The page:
Laurent Muller: "I come from a family of entrepreneurs. For me it was the most logical choice."

Published on 22 March 2018


Laurent Muller3


Describe your career path.

After finishing my economics studies, I worked for 3 years at Paul Wurth as a project manager. I left Paul Wurth in 2006 to set up my own venture, along with my brother Frédéric, in investment fund domiciliation and administration, under the name “Paddock”. We spent 8 years developing the company before selling Paddock Fund Administration and Paddock Corporate Services in 2014 in order to focus on economic consultancy, accountancy, and online reporting for both private and public companies in Luxembourg. This is when "Muller & Associés" was created.

What pushed you to venture into entrepreneurship? Did you see entrepreneurship as one of many options, or was it the logical step to make?  

I come from a family of entrepreneurs. My parents and grandparents were all entrepreneurs and ran their own businesses. For me it was the most logical choice.

At the end of 2017, you reclaimed presidency of the Fédération des Jeunes Dirigeants (FJD).  Could you remind us what the fédération does?

The goal of the FJD is to encourage communication between company directors. It is made up of members both young (under 45) and not so young. Membership can last for life. Moreover, two thirds of our 500 members are over 45, meaning we have entrepreneurs of all ages attending our events. The FJD organises conferences, trips and various types of events: small but very interactive discussions, interviews with politicians, conferences with third party speakers, field trips, and visits to established companies.    

What projects are you currently working on that you would like to finalise during your presidency?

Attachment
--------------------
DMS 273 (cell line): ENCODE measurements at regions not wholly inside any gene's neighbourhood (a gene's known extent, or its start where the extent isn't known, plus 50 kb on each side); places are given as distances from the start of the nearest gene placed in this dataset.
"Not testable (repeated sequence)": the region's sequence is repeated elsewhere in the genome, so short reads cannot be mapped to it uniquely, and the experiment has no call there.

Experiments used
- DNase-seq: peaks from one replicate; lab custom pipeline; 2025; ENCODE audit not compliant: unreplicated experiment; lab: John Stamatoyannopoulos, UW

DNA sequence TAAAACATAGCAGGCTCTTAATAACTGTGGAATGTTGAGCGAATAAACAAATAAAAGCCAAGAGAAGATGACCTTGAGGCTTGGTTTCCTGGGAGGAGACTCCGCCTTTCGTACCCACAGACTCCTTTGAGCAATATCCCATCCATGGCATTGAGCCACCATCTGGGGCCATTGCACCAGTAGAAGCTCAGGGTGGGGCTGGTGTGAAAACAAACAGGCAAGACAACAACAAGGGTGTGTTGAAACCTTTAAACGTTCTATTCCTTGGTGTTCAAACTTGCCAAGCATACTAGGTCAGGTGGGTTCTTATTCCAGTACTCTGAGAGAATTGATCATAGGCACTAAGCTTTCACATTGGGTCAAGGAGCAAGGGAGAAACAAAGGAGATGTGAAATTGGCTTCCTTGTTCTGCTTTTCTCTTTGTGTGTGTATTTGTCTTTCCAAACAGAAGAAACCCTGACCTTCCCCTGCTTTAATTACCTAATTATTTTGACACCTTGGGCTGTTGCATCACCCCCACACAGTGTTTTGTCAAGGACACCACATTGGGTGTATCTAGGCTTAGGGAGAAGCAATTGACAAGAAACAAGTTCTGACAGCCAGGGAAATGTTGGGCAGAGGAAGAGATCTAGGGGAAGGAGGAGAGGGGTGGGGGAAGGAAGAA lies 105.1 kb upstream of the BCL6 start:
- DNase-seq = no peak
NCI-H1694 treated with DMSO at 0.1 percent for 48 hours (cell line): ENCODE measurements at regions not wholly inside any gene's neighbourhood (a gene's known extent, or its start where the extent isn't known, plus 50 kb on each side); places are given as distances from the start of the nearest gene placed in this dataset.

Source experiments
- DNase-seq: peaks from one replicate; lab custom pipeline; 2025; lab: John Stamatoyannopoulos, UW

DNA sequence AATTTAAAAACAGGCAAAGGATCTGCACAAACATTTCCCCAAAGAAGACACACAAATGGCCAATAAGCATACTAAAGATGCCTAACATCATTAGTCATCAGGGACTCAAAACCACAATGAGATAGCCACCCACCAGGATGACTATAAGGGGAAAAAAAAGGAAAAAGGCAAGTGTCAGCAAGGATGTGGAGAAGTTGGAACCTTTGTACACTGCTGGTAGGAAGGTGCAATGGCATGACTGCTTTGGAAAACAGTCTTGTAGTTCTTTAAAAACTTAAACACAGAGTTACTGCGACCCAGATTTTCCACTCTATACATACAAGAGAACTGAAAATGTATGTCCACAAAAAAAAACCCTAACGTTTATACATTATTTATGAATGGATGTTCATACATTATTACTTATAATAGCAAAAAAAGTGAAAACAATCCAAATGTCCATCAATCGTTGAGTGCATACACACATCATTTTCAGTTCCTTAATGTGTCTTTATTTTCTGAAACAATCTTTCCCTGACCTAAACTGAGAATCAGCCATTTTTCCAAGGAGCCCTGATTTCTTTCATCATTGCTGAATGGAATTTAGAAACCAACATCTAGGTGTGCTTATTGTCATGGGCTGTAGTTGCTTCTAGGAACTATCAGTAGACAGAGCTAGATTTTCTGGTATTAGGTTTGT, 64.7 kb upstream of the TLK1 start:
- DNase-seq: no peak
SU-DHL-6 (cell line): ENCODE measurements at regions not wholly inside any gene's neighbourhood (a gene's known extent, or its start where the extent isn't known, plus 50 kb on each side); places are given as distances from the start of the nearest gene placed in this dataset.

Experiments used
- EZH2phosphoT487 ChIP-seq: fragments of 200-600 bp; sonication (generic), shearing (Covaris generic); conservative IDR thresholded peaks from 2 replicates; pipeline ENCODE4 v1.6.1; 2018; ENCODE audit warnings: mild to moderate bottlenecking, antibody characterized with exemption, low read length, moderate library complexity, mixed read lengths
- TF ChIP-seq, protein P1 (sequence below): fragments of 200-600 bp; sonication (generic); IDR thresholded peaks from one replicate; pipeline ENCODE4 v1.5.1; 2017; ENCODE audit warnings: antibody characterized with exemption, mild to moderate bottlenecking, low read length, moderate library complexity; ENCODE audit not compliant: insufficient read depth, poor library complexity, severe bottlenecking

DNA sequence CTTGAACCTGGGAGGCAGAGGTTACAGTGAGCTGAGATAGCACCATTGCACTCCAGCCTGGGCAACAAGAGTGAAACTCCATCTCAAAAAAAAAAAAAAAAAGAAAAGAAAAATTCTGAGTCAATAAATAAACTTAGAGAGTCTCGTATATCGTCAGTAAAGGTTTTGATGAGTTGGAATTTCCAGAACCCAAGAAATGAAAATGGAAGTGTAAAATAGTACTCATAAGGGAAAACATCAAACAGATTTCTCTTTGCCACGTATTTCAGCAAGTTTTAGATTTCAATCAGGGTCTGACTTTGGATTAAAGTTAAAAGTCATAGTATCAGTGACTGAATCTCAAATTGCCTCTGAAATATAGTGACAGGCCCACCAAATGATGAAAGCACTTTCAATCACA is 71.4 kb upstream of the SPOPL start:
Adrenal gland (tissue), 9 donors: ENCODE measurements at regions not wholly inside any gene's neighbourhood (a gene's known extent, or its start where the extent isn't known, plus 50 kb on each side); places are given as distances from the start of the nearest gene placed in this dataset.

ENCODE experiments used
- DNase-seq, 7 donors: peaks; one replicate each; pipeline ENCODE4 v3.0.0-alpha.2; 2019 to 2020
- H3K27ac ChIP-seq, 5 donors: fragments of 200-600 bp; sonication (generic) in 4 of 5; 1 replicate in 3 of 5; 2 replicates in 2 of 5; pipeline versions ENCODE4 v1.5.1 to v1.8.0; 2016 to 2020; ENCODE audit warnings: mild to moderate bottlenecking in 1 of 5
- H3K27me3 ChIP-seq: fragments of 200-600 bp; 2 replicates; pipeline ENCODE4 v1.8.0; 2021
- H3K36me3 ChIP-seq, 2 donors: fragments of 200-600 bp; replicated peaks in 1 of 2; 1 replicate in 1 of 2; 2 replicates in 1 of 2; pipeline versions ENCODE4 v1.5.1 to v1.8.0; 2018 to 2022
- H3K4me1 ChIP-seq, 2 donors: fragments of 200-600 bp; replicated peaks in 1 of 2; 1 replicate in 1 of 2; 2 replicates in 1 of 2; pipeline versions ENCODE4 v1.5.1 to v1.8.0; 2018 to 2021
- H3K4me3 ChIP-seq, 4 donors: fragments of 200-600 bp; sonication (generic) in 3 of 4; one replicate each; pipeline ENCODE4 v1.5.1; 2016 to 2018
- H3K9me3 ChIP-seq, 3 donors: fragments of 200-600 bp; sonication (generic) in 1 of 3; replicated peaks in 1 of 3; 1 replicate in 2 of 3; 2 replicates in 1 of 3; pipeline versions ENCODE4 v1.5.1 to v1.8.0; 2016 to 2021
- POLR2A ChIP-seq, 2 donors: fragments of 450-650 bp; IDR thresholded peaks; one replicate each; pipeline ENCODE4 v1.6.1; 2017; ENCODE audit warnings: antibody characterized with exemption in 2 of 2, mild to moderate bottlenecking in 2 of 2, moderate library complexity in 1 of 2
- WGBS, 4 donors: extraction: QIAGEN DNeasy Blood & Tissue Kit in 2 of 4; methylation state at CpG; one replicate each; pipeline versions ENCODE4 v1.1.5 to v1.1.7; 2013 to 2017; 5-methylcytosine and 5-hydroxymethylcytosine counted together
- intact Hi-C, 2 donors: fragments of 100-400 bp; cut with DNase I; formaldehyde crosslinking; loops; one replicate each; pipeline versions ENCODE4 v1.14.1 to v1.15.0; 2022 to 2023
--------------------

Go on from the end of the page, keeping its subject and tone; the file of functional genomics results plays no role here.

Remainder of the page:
Traditionally, each president sets themselves a "leitmotif" for their term. This year, it is "change", and our events are based on this theme. We started the year with a talk by Joschka Fischer on political and macro-economic change at international level. Our work groups made up of new members work on topics concerning change at the macro-economic level in Luxembourg. Our members can also attend conferences with politicians (including Claude Wiseler, Pierre Gramegna et Xavier Bettel) on potential change affecting national politics, and field trips such as our latest one to Azerbaijan.

We also face certain challenges in the FJD, such as the representation of certain economic sectors, representation of women, and the incorporation of members who do not speak Luxembourgish. I have made it one of my priorities to make progress in these areas.

The FJD has worked closely with the BusinessMentoring Luxembourg programme since its beginnings in 2010. Why is this partnership important to the FJD? What measures would you like to introduce in the future?

A company director is generally alone in the decision-making process, managerial decisions often must be made without consulting their employees or even their friends. At the FJD, directors can come together to discuss issues with others in similar situations. Business Mentoring follows a similar logic, so the partnership between the two associations makes perfect sense. To challenge and to be challenged are core values of both the FJD and BM and we are in the process of organising events to promote such debate between members of the two associations.  

Did you have a mentor?

I was very lucky to have support from my family, first from my father and later from my brother with whom I work and share ideas on a regular basis. This positive energy inspires us and pushes us forward. My wife also runs a business, so she fully understands what it is like to be a company director.  We have a relationship of mutual support.

Interview by Rachel Gaessler



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